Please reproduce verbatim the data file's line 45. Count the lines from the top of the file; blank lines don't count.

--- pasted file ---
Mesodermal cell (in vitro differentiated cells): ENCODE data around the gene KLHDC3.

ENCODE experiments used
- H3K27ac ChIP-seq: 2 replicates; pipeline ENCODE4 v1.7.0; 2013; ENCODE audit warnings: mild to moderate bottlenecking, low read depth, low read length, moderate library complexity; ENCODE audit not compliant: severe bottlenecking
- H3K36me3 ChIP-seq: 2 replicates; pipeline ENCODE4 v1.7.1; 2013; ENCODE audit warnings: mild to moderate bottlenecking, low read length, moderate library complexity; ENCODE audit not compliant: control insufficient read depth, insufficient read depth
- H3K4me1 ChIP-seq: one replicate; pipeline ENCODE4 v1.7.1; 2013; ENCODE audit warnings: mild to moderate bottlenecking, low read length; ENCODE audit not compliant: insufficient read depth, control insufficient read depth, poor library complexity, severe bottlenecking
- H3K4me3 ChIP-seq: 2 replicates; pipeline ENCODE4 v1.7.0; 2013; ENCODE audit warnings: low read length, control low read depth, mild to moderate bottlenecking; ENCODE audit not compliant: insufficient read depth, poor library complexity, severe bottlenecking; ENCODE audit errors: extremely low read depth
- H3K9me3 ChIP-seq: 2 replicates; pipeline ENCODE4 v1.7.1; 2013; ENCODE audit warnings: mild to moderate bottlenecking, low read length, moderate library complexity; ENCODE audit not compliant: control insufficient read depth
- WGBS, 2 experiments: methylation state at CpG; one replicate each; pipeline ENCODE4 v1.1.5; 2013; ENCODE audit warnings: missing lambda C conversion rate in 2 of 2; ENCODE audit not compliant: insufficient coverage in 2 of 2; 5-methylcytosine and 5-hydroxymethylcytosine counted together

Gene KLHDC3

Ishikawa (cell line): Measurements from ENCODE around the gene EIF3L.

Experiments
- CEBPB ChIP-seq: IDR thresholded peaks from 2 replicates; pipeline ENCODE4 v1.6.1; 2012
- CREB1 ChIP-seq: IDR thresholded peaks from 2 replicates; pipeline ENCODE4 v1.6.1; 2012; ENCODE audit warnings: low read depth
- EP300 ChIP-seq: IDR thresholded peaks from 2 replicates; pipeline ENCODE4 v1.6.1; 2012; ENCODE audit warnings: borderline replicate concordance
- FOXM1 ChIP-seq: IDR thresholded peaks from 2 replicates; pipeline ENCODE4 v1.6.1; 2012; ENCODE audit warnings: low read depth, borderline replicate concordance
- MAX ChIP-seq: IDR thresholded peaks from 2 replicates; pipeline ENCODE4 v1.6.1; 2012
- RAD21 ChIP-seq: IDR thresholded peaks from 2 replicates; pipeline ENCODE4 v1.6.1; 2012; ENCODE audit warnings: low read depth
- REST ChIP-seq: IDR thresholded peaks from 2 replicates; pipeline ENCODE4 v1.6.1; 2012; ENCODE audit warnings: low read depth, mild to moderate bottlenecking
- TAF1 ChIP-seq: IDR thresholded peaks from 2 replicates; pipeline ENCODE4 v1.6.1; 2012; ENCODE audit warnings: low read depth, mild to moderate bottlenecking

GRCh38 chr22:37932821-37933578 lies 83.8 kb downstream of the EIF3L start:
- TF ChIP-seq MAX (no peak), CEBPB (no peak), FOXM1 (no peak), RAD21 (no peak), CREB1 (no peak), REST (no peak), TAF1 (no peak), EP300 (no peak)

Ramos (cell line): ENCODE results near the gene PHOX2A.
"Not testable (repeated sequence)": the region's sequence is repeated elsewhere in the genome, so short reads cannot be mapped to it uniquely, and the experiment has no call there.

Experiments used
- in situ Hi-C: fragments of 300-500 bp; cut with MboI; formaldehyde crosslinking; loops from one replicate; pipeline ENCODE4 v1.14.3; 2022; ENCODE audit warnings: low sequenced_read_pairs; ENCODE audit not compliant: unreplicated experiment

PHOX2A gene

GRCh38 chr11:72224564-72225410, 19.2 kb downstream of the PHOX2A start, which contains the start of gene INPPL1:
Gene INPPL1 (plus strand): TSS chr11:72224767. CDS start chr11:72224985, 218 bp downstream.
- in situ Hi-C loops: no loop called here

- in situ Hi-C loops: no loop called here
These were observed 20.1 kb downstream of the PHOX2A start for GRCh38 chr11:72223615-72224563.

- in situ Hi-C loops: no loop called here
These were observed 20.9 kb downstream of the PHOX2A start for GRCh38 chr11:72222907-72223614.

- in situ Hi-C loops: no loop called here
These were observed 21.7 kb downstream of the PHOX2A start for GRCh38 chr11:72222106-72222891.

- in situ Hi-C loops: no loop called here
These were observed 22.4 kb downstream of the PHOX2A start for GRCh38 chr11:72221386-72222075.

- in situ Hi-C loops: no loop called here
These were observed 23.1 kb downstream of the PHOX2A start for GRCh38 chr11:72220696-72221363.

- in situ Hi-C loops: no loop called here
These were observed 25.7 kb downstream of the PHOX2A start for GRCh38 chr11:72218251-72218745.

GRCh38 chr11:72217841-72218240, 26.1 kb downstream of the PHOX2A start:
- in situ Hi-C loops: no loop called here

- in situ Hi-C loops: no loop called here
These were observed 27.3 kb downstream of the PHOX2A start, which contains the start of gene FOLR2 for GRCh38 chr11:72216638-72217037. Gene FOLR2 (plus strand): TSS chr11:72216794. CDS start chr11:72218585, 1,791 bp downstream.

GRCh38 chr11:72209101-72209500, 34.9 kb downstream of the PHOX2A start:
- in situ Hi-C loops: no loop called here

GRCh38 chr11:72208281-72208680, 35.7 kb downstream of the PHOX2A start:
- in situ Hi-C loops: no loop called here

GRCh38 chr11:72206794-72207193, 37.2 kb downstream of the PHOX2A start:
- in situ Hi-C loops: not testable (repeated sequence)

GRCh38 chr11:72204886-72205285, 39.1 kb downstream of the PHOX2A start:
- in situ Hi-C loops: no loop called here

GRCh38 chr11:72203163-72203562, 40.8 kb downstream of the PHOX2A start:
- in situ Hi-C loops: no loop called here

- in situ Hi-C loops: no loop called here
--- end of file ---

These were observed 27.3 kb downstream of the PHOX2A start, which contains the start of gene FOLR2 for GRCh38 chr11:72216638-72217037. Gene FOLR2 (plus strand): TSS chr11:72216794. CDS start chr11:72218585, 1,791 bp downstream.